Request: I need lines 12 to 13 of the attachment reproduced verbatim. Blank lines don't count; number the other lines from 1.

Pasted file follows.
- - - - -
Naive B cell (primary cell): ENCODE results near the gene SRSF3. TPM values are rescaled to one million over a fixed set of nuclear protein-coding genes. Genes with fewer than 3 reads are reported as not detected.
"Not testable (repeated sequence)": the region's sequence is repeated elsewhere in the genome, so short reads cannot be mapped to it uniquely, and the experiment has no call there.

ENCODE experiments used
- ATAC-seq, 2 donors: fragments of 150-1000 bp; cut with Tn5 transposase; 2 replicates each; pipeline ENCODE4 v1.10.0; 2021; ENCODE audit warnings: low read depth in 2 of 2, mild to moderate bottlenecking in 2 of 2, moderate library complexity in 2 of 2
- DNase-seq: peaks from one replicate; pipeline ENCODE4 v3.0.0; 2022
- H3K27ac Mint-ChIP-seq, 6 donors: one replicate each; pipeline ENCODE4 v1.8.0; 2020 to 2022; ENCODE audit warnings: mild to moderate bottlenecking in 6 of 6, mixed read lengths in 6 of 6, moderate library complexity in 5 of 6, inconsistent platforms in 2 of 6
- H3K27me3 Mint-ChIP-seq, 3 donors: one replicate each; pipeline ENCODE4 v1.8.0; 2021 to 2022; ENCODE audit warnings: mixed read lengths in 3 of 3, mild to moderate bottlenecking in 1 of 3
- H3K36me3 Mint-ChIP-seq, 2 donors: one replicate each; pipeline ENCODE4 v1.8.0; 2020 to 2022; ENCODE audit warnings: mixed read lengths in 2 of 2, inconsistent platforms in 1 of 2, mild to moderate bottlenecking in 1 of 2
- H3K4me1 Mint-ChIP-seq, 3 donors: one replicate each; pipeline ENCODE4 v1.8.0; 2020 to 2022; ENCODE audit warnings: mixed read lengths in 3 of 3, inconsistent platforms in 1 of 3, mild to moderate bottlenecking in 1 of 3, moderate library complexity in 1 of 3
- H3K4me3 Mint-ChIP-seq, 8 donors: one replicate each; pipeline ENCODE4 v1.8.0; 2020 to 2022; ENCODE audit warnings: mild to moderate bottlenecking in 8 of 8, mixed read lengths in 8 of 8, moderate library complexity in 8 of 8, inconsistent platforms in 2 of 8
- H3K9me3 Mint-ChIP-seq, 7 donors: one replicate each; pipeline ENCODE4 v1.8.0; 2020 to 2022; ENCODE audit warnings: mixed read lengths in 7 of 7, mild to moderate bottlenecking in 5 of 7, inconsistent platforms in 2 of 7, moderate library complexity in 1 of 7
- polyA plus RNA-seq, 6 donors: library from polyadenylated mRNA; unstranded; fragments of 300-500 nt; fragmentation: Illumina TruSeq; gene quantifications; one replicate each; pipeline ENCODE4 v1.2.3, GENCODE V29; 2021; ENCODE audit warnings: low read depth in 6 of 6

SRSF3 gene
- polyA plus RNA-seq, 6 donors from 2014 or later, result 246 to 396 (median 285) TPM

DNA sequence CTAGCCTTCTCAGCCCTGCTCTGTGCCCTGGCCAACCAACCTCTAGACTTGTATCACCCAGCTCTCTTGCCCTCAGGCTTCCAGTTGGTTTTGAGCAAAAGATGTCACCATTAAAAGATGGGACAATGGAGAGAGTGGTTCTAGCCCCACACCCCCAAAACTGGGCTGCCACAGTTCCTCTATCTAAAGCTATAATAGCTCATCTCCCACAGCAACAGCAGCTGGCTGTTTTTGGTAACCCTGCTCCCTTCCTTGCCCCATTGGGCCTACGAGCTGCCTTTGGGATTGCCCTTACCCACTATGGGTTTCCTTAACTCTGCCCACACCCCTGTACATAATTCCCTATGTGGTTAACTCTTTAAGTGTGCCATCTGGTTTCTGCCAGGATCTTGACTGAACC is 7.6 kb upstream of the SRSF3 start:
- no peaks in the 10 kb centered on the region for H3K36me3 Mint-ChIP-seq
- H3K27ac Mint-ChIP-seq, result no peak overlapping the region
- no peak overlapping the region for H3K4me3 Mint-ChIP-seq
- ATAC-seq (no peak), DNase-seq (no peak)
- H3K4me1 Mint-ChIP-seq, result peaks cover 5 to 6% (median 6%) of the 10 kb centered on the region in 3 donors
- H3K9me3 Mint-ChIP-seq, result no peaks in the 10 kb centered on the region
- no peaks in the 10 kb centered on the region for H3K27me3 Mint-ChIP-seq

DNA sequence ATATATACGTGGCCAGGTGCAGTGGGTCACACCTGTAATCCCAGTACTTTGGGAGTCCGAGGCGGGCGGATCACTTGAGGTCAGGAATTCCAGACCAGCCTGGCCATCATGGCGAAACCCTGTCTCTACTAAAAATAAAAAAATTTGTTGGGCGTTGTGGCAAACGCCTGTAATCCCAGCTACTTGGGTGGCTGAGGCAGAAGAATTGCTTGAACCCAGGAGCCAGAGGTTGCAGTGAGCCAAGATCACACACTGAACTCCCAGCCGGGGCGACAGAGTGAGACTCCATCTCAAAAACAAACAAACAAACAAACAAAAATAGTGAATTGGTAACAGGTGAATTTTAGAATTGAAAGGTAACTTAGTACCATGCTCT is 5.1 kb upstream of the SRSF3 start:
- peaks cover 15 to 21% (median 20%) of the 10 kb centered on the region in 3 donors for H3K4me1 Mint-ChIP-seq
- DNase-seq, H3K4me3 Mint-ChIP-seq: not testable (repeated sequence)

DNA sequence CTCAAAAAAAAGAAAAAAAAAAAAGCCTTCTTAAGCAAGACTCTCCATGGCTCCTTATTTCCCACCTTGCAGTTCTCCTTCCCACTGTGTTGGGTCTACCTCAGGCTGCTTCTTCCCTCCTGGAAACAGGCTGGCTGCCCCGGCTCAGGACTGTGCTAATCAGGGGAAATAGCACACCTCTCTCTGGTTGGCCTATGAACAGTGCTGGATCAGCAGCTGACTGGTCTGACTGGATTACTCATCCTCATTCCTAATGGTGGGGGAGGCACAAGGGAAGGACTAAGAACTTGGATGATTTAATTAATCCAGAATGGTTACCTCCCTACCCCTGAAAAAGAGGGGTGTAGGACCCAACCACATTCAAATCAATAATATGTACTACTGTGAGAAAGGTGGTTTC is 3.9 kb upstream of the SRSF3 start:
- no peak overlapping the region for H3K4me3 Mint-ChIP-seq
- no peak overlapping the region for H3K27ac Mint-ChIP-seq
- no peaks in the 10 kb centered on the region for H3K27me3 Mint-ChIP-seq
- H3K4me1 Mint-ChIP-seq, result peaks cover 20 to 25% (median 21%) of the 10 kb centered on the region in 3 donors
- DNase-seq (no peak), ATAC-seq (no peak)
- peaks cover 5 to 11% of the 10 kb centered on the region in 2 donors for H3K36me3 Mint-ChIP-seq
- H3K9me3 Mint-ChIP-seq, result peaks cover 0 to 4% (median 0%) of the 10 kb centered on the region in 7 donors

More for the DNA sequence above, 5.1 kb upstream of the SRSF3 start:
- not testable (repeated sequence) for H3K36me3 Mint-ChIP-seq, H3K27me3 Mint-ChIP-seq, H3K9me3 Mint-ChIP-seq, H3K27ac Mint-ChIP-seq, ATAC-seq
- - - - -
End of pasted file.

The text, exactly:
- polyA plus RNA-seq, 6 donors: library from polyadenylated mRNA; unstranded; fragments of 300-500 nt; fragmentation: Illumina TruSeq; gene quantifications; one replicate each; pipeline ENCODE4 v1.2.3, GENCODE V29; 2021; ENCODE audit warnings: low read depth in 6 of 6

SRSF3 gene